Planned Parenthood Stops Selling Abortion Drug in Wisconsin

State   |   Steven Ertelt   |   Apr 20, 2012   |   11:46AM   |   Madison, WI

Because of a new pro-life law in Wisconsin that prohibits selling the dangerous RU 486 abortion drug via webcam and without an in-person consultation with a physician, Planned Parenthood will stop selling mifepristone.

The new law, Act 217, the Coercive and Web Cam Abortion Prevention Act, requires the abortion practitioner to determine if a woman is being coerced into having an abortion and prohibits web cam RU 486 abortions. The purpose of the law is to ensure the health and safety of women in these situations.

Wisconsin Right to Life was the major organizational force behind the enactment of the law and its officials were delighted by the news. The organization believes Planned Parenthood’s decision has the potential to lower the number of abortions in Wisconsin.

“In a true victory for Wisconsin women, Planned Parenthood of Wisconsin announced that it is suspending dangerous RU 486 chemical abortions because of the new law, Act 217,  which takes effect today,” Barbara Lyons, Executive Director of Wisconsin Right to Life, told LifeNews. “The FDA reports that 14 American women have died during RU 486 abortions and there were over 2,200 adverse incidents for women through use of this drug.”

“People mistakenly believe that women who have chemical abortions pop a pill and, magically, they are no longer pregnant.   Yet, FDA protocol for use of this two-drug regime is three to four visits to a doctor with close supervision,” continued Lyons.  “With the advent of web cam abortions, now taking place at Planned Parenthood clinics in Iowa and Minnesota, instead of this close supervision, women discuss their abortion over a web cam without a physical exam by a doctor.”

She told LifeNews, “Planned Parenthood envisions bringing web cam RU 486 abortions into local communities.  But now, not in Wisconsin, thanks to Act 217.   And, because chemical abortions comprise 26% of Wisconsin abortions, their suspension will result in another decline in Wisconsin abortions which is great news for mothers and babies.”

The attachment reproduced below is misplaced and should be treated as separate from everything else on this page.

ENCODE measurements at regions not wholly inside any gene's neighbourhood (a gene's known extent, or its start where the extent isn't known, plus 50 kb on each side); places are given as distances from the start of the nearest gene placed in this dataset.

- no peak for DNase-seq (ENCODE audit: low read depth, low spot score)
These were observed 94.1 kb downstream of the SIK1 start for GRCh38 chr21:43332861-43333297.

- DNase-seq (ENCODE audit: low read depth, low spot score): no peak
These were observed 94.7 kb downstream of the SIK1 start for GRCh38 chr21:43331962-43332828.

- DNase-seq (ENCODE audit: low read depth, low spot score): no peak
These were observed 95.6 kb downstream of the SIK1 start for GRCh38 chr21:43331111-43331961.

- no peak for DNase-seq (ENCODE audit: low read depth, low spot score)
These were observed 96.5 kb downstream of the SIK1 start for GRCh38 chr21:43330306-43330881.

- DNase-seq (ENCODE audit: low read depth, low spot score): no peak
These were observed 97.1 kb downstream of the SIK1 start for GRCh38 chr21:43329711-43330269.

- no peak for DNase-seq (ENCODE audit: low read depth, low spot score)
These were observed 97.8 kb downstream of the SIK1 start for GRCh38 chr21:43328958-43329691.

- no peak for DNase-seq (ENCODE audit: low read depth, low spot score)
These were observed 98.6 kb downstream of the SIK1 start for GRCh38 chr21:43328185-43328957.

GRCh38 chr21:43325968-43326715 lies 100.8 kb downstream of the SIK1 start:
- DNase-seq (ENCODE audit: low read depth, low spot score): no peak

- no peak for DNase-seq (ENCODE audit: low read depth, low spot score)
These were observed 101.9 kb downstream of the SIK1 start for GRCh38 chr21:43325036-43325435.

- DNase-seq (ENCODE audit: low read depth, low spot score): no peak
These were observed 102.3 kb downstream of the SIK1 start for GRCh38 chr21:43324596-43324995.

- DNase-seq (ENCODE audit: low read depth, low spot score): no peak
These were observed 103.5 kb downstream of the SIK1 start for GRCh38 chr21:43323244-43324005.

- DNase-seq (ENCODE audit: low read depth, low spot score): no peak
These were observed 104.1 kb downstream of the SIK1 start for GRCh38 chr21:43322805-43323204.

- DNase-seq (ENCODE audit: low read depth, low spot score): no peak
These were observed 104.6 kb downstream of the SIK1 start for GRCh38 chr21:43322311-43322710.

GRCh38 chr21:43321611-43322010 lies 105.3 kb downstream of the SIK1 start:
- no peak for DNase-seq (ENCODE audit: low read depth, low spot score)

“Opponents of Act 217 complain that the requirement of a private discussion with the woman to learn if she is being coerced is somehow detrimental,” she said. “Yet, women who are coerced are many times accompanied to the abortion clinic by the person doing the coercing who want to make sure she has the abortion.  This common sense law protects women at a time when it is most needed and provides help if she is a potential or real victim of domestic abuse.”

The pro-life group applauded Senator Mary Lazich, Rep. Michelle Litjens and the state legislature for passing this important bill and Governor Scott Walker for signing it into law.

Planned Parenthood Advocates of Wisconsin opposed the bill and the abortion business got Democrats to object to the third and final reading of SB 306, after Republicans topped weakening amendments to the legislation.



The webcam abortion practice started with the Planned Parenthood of the Heartland affiliate using it in Iowa, a rural state where the abortion business has a difficult time getting an abortion practitioner to each of its clinics. As a result, it set up a process by which the abortion practitioner only visits with the woman considering using the mifepristone abortion pill via a videoconference, as opposed to an in-person visit the FDA suggests.

With the drug having killed dozens of women worldwide and injured more than 2,200 alone in the United States, according to April 2011 FDA figures, pro-life groups have been concerned about Planned Parenthood putting women’s health at risk.

Last year, Wisconsin Right to Life informed LifeNews that Planned Parenthood has begun using the extremely dangerous RU 486 web-cam abortion technique in Minnesota. According to Planned Parenthood Minnesota spokesperson Connie Lewis, the organization began doing webcam abortions at their Rochester facility — making it the first time the abortion business has expanded doing abortions beyond the twin cities area.

RU 486 and its companion drug are administered between the fifth and ninth weeks of pregnancy, after pregnancy has been confirmed and the process typically involves three trips to a doctor. About half of the women abort while at the doctor’s office, with another 26 percent having an abortion within the next 20 hours at any location at home or in public. The remainder either have an abortion in the coming weeks or none at all if the drug fails to work — making it so a surgical abortion is required.

Through April, the FDA reports 2,207 adverse events related to the use of RU 486, including 14 deaths, 612 hospitalizations, 58 ectopic pregnancies, 339 blood transfusions, and 256 cases of infections in the United States alone. A European drug manufacturer has publicly stated that 28 women have died worldwide after using RU 486/mifepristone.